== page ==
His students are required to present their ideas in front of the class because as Mr. Hatch put it, "If you can't sell your products, you're a failure." They also discuss specific designers and what they like or don't like about their work. He encourages his students to critique each others' work in a friendly manner then he asks the hard questions like "Why do you like that?" or "What's the style of furniture?"

Mr. Hatch teaches the basic principles like form, shape and mass, and the elements like color, texture and rhythm of design. But then, he moves beyond the basics and encourages his students to develop their own personal styles. "I tell them the first week, start learning who you are and your preferences." What he loves best is "seeing the light bulbs going on in their eyes. My joy is when they get it!" His next classes are: "Introduction to Interior Design," beginning September 15, and "Space Planning," which starts on September 19.

Learn more about Mr. Hatch's classes and UCR Extension's Interior Design Certificate program.

Fun Facts About Crayola Crayons

CrayonsNow that children are heading back to school, what better time to pay homage to the humble blend of paraffin and pigment that has been a staple of school supplies for more than a century.

  1. For a lot of us, our lifelong love affairs with color began with these wax sticks and a blank sheet of paper. According to a Yale University study, the scent of Crayola crayons is among the 20 most recognizable to American adults. Coffee and peanut butter are 1 and 2.
  2. Crayola crayons were invented by Edward Binney and Harold Smith, and named "Crayola" by Alice Binney, who combined the French word for chalk (craie) and "ola" to signify the petroleum base of the new product.
  3. The first box of Crayola crayons sold for a nickel in 1903. The box included the same colors that are available in the eight-count box today: red, blue, yellow, green, violet, orange, black and brown. Currently, the company makes 120 different colors.
  4. In 1996 the 100 billionth crayon was sold.
  5. Children in the U.S. collectively spend 6.3 billion hours each year coloring with crayons.
  6. Over the years, the company has voluntarily changed the name of three crayons in response to public sentiment. Prussian Blue became Midnight Blue in 1958, and Flesh became Peach in 1962. Indian Red was changed in 1999 to Chestnut. In 1992, Crayola introduced a box of 16 multicultural crayons, intended to give children an assortment of skin tone-based colors.
  7. The Crayola crayon was featured on a U.S. postage stamp in 1998. That year, the Smithsonian Institute in Washington, D.C., added a 1958, 64-count box of Crayola crayons to the permanent collection of the National Museum of American History.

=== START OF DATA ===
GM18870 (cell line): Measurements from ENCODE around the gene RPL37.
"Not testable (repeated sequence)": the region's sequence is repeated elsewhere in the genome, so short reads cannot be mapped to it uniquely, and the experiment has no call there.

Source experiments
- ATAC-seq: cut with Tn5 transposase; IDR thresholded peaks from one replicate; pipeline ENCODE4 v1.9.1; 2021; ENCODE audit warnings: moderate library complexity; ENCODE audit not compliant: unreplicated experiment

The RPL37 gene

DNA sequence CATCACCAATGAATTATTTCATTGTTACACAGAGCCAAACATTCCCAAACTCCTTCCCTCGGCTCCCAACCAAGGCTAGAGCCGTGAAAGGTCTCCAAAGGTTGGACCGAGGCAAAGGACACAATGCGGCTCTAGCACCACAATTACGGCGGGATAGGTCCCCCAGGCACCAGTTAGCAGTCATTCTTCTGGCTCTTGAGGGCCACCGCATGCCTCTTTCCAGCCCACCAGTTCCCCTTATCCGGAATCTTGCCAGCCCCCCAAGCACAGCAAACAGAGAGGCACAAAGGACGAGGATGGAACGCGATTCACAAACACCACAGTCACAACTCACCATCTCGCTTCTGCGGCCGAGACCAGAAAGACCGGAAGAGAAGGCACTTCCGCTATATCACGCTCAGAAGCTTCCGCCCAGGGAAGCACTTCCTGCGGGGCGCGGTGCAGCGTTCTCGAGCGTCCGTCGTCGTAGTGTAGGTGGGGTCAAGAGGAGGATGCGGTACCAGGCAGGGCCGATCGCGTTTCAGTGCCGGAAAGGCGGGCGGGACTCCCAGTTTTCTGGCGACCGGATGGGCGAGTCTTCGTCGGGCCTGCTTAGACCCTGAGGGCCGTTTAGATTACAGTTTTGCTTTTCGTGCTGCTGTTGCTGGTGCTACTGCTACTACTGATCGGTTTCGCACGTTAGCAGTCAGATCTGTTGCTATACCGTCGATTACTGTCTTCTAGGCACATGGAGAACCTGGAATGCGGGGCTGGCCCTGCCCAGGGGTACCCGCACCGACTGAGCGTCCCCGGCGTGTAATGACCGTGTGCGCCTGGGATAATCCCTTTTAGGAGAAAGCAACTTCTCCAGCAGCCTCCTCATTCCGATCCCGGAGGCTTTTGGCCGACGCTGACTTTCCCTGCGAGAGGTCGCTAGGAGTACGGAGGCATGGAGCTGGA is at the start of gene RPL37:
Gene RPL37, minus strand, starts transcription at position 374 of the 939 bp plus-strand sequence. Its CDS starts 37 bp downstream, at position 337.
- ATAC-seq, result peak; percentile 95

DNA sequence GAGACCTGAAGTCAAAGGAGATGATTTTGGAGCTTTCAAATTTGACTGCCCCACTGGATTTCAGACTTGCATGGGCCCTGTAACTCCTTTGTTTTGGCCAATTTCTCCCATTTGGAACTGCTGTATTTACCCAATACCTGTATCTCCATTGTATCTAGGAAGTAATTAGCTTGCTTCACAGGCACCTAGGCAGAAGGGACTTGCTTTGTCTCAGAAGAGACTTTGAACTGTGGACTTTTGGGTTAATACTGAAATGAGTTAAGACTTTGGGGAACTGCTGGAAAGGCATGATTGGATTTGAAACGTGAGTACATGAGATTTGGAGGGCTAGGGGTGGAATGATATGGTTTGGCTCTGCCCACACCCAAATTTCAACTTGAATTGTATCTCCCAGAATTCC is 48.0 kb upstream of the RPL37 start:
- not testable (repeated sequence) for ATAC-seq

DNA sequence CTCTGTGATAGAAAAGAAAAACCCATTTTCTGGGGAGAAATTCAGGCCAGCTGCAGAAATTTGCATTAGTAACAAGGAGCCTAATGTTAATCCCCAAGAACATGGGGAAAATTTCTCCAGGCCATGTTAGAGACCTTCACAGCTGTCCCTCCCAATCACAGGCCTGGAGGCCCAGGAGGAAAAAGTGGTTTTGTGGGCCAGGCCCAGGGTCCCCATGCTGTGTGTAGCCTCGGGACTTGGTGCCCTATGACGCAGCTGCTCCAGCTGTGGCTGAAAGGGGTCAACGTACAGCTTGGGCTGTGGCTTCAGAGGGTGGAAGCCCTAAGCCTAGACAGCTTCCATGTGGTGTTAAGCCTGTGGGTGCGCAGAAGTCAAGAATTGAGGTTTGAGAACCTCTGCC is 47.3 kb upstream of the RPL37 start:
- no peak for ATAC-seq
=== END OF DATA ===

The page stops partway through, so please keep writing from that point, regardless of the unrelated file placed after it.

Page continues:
Source: www.crayola.com

What do you know about Labor Day?

Labor DayWhy is Labor Day always the first Monday in September?

  1. It's the international day to celebrate workers.
  2. It's halfway between Independence Day and Thanksgiving.
  3. It's the only day the original organizers could get a parade permit.

Labor Day was created by labor unions to celebrate the contributions workers have made to the strength, prosperity and well-being of our country. It was first celebrated with a parade and festival in New York City on Sept. 5, 1882, and declared a national holiday by President Grover Cleveland in 1894.

Take a few moments to test your knowledge of the holiday and American workers in general.

1) Why did the workers' unions choose the first Monday in September to be Labor Day?

  1. Because it was halfway between Independence Day and Thanksgiving.
  2. Because other countries like China and Brazil celebrated their workers on that day.
  3. Because that was the only time they could get a parade permit.

2) Membership in labor unions in the United States reached an all-time high in the 1950s when about 40 percent of the work force belonged to unions. What is the current percentage of union membership in the United States?

  1. 20%
  2. 14%
  3. 6%

3) Labor Day marks the beginning of what season?

  1. Deer hunting
  2. Bird watching
  3. Football

4) What fashion faux pas is commonly associated with the months following Labor Day?

  1. Wearing shoes without socks
  2. Wearing white
  3. Wearing patent leather shoes

5) What is ergophobia?

  1. Fear of work
  2. Fear of public speaking at work
  3. Fear of socializing with co-workers

Answers: 1) a; 2) b; 3) c; 4) b; 5) a

Share Your Expertise

Kit AlvarezDo you have a particular skill or expertise that you would like to share with high school students? Would you like to teach teenagers some practical skills to go along with their academic education? The recently revised Career Technical Education credential may be just what you are looking for. Designed to allow real world practitioners from graphic artists to veterinary assistants learn how to share their skills in an academic setting, the credential is CTC approved.

Historically, high school students who weren't considered college material were steered to vocational education classes as an alternative to academic courses. Today, vocational education is considered a complement to academic courses and a 2006 study by the University of California, Riverside, showed that students enrolled in these courses went to college at the same rate as those who were not.